In 2000, Bray signed up with Bioterrorism Preparedness and Response Program at the Centers for Disease Control and Prevention, where he was the only person in his group with a background in both biology and IT. He was scheduled to deliver a briefing on Sept. 11, 2001. That briefing was cancelled as CDC mobilized to respond to the tragic events of 9/11, and Bray gave the briefing right before the anthrax events of October 2001.
Bray led the tech effort in creating a nationwide laboratory response network for bioterrorism response.
“If you get a suspicious letter or package, a public official anywhere can take it to the nearest member lab,” he said. “There’s a series of standardized testing protocols to get you to a presumptive and then a confirmatory positive or negative.”
Another time when he felt his work made a profound difference was in 2009 when he volunteered to go to Afghanistan for the Defense Department analyses with the assignment of identifying military and humanitarian problems no one knew were problems before they became problems.
“I was fortunate to meet some graduates from the School of Advanced Military Students and together we asked a lot of questions about why certain efforts were being done, were they really helping, and were situations on the ground really improving,” Bray said. “Some of those questions led to changes for the better.”
For his work, he later received DOD’s Joint Civilian Service Commendation Award.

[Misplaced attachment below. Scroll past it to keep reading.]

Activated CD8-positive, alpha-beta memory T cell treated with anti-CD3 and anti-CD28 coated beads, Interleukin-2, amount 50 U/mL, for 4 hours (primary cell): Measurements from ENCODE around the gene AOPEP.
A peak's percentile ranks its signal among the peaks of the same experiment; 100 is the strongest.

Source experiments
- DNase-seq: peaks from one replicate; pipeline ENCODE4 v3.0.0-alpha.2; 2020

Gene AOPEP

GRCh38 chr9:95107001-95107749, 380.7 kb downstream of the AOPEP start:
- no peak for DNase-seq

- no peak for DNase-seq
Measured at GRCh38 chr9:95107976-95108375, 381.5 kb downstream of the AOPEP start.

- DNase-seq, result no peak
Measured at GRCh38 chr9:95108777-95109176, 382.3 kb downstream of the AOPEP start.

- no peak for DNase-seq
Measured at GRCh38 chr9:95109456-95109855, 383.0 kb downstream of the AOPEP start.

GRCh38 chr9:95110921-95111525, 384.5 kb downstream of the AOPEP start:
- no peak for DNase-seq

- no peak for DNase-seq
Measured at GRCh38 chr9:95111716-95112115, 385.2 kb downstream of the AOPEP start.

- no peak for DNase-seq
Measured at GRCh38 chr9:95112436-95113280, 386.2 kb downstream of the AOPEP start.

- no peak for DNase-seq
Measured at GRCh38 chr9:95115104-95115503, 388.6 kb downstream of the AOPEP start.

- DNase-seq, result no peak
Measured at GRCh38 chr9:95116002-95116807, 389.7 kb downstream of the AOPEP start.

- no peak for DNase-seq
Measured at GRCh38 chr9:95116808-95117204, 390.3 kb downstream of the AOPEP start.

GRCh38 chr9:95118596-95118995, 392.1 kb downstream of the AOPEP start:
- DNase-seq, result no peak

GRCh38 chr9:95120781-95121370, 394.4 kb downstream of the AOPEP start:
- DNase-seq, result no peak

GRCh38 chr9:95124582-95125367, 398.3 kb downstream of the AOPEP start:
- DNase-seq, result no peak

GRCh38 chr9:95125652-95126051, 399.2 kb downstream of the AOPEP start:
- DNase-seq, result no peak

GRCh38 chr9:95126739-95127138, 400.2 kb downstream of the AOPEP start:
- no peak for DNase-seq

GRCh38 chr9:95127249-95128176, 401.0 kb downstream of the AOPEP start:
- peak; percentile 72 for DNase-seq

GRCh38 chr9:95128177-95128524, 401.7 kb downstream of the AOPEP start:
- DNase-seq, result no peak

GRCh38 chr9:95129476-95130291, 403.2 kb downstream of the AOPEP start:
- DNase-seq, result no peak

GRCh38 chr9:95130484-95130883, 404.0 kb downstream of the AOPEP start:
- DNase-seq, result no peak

Between 2005 and 2008, Bray pursued a Ph.D. focused on how to improve organizational response to disruptive events, including how to best link people to technology assets. He was a visiting associate at the University of Oxford and later completed two post-doctoral associateships at MIT and Harvard focused on leadership in a networked world. He also provided strategy to an internet health care startup.
From 2008 to 2010, Bray was a member of the Institute for Defense Analyses and the Science and Technology Policy Institute. He then joined the national security community in 2010 as a senior executive, later serving as executive director for the first-ever bipartisan National Commission reviewing R&D efforts of the entire U.S. intelligence community. In 2013 he received both the National Intelligence Exceptional Achievement Medal and the Roger W. Jones Award for Executive Leadership.
Bray’s most recent role before his current PCI position had been at the Federal Communications Commission starting in 2013, where he was the ninth chief information officer in eight years. He led a successful 4-year stint in which he led the replacement of the commission’s aging systems and moved operations to the cloud-based operations that achieved results in half the time and at one-sixth the cost in resource constrained environments.
During his tenure, Bray received the Armed Forces Communications and Electronic Association’s Outstanding Achievement Award in 2015 and the global CIO 100 Award twice. These efforts were the vanguard of current efforts aimed at modernization across the federal government as a whole.